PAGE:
A few days ago a petition popped up on the website Change.org urging Mark Zuckerberg to “support freedom of expression in India” by unblocking an atheist Facebook group there with over 13,000 members.
Facebook, the petition said, had not given any reason for the blockade. One day users in India who tried to visit the site were simply hit with a message that the content was “unavailable.” This was not the first time a Facebook page for atheists had been censored in the secular state. In June, another atheist Facebook group was reportedly labeled “unsafe” and its members were unable to share its content.
After I inquired with Facebook about the block of Indian Atheists Debate Corner and pointed them to the petition, the page was restored for Indian users, its blockage chalked up to a mistake. The same thing happened earlier this year—after the Indian newspaper The Hindu reported on the restrictions, Facebook lifted them.
It’s not clear whether the atheist groups were flagged by fellow Facebook users as inappropriate or if they were among the more than 15,000 pieces of content restricted by Facebook in the first six months of the year at the request of government officials in India. According to Facebook’s transparency report released earlier this week, it censored the postings of thousands of Indian Facebook users because they were “anti-religious” or contained “hate speech that could cause unrest and disharmony within India.”
Facebook would only say that the Indian Atheists Debate Corner was blocked after a reviewer found it violated Facebook rules. After examining the page again as a result of my inquiry, Facebook decided the page did not violate its rules.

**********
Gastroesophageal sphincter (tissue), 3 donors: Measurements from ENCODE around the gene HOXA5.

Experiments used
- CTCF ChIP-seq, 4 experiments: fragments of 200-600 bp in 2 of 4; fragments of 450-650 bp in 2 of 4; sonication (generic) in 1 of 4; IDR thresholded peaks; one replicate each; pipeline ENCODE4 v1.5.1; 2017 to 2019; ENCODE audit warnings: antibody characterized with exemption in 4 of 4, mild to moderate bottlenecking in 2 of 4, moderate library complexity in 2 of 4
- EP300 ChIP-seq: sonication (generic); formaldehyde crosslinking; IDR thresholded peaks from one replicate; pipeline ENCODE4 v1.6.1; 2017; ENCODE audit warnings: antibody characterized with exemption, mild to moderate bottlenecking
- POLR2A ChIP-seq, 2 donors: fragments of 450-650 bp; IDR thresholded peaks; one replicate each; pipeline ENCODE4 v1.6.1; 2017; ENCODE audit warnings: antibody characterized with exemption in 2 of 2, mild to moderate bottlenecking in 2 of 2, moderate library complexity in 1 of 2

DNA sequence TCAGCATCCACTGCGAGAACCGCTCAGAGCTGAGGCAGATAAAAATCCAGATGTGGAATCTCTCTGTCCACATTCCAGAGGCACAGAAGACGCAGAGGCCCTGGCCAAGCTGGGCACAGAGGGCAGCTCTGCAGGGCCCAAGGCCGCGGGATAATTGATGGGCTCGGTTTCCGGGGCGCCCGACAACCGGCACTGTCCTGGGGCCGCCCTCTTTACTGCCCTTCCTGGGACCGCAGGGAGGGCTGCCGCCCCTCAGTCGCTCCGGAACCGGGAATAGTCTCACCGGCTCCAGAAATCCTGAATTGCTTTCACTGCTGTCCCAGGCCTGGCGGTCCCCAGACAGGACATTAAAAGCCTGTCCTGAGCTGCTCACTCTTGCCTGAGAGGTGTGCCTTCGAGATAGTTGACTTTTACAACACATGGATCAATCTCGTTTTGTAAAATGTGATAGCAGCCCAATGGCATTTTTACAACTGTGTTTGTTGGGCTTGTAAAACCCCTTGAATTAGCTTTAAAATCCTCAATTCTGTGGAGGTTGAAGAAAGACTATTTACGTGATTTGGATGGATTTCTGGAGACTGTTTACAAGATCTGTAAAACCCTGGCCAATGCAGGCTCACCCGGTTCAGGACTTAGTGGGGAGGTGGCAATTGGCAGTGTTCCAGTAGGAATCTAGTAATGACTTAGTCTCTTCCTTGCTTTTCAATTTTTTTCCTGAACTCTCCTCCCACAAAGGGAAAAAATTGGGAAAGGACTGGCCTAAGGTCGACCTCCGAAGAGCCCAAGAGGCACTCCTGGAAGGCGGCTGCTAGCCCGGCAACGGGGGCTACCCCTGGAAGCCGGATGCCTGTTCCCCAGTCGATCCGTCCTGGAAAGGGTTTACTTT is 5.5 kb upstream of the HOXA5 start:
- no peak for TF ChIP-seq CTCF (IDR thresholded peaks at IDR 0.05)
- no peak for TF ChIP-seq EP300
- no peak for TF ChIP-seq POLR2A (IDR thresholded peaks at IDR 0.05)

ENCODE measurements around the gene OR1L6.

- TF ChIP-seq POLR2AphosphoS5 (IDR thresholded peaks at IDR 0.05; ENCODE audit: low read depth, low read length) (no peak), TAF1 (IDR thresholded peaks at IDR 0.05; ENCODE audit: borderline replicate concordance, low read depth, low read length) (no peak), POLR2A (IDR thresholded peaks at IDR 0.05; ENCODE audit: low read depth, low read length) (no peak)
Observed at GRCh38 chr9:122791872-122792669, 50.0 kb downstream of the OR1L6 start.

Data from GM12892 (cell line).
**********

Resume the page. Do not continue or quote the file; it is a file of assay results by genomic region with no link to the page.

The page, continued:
It’s a reminder that Facebook censors, as The Economist wrotelast year, “operate under a cloak of anonymity, with no accountability to users.” It is often unclear why one piece of content is removed, while another is not. But in failing to better scrutinize take-down requests and their legal underpinnings, Facebook has unwittingly contributed to a long-standing culture of religious persecution and censorship in India.
And this will probably not be the last time. Religious expression in India is complicated. Under the Indian Constitution, freedom of speech is protected, but with many exceptions. To wit: sections 295 and 153A of India’s Penal Code outlaw insulting religions, as well as provoking animosity between different religious groups.
The laws are often cited as ways to control sectarian violence, but at times they have also been used as modes of persecution against religious minorities such as Christians and atheists. In one particularly well-known example, in the 1990s the artist MF Husain was charged after painting Hindu gods and goddesses naked. (Husain fled the country, and while the charges were eventually thrown out, he never returned.)
In overwhelmingly religious India, atheism can be viewed as an assault on religion. In the most recent Indian census, six major religions were listed as choices but no secular option was included at all.
So Facebook finds itself in a strange place. Often, atheists in India turn to social networks like Facebook because it’s one of the few “safe” places for discussion. And it should be. In March of this year, India’s Supreme Court struck down India’s most stringent Internet censorship law, which made posting “offensive” comments on social media a crime punishable by up to three years jail.
Many of the laws in India applied to online comment are outdated, relics of a colonial government with no interest in free speech. But Facebook’s approach to censorship feels a little out of date, too.
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